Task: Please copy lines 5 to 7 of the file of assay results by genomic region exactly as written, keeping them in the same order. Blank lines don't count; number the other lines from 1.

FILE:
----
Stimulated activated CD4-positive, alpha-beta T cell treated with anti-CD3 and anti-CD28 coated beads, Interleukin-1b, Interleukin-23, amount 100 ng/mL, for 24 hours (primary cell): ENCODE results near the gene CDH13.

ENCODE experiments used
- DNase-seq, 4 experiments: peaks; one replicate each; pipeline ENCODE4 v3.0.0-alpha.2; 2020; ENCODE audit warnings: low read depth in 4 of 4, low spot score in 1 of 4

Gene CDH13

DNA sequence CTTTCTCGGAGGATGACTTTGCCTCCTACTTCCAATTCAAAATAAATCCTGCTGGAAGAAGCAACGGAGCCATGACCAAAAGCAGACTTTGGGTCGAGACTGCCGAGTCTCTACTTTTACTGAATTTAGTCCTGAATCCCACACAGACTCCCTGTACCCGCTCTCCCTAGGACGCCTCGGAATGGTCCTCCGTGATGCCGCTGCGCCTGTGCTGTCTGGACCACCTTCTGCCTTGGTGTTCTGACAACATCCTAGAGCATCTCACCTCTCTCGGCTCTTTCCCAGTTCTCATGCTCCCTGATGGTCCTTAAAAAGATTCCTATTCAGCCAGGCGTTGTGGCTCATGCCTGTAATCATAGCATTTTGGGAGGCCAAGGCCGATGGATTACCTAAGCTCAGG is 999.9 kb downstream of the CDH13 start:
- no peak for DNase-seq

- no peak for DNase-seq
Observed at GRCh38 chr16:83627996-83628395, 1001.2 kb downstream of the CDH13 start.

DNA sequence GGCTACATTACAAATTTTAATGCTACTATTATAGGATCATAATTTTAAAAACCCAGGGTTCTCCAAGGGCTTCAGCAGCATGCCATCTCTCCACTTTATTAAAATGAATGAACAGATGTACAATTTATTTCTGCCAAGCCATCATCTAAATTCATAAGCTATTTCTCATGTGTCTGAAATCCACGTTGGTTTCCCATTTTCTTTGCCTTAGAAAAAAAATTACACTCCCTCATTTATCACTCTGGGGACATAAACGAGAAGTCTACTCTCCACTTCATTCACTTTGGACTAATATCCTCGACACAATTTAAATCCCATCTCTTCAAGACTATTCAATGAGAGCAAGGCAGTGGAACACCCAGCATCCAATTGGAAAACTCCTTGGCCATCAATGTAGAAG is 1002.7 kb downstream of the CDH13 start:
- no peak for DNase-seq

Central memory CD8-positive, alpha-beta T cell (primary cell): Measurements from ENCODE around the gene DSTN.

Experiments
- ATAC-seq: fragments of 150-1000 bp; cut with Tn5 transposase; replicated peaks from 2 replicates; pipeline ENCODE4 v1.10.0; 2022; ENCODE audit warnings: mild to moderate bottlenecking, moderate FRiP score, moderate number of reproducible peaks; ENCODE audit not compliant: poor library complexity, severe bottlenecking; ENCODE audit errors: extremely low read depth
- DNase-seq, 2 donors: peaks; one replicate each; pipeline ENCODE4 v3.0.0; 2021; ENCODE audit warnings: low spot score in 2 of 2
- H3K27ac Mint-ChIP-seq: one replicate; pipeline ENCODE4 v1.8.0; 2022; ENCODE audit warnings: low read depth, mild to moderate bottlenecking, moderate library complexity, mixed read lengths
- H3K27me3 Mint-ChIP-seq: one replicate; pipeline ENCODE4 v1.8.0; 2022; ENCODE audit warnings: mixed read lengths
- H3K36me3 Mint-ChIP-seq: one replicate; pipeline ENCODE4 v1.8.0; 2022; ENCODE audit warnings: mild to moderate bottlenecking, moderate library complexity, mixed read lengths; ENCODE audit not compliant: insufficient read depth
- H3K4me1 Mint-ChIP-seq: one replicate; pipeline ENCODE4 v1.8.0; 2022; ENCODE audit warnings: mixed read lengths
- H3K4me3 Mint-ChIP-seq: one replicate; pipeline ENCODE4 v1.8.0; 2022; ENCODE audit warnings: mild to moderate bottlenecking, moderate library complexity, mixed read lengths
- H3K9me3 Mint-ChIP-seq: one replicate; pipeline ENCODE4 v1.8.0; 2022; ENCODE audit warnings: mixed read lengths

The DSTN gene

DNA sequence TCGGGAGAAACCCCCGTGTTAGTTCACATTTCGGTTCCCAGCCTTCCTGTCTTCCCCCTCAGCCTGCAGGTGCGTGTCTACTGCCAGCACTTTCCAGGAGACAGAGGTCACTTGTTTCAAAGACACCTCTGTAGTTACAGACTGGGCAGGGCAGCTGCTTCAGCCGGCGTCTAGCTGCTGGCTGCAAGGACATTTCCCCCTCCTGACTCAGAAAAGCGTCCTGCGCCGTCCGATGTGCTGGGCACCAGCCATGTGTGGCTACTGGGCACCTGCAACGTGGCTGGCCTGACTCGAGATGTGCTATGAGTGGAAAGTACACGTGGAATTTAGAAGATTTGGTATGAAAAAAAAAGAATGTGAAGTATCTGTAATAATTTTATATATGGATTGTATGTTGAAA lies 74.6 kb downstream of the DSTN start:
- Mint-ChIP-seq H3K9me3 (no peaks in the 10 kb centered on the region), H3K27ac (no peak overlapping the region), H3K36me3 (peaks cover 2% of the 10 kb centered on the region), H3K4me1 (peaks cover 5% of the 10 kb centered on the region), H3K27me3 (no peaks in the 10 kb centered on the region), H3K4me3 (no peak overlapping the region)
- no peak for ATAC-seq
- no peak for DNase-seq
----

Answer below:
DNA sequence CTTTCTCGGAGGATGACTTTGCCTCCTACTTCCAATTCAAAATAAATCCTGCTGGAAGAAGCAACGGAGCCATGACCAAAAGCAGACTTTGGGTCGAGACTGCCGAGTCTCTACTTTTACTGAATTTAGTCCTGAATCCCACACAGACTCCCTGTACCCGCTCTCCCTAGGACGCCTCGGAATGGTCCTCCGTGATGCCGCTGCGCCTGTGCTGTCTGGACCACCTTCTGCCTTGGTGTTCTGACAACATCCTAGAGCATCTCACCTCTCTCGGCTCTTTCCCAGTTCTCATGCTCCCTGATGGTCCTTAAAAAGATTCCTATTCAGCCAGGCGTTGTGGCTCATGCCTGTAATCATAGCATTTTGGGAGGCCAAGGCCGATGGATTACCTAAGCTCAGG is 999.9 kb downstream of the CDH13 start:
- no peak for DNase-seq

- no peak for DNase-seq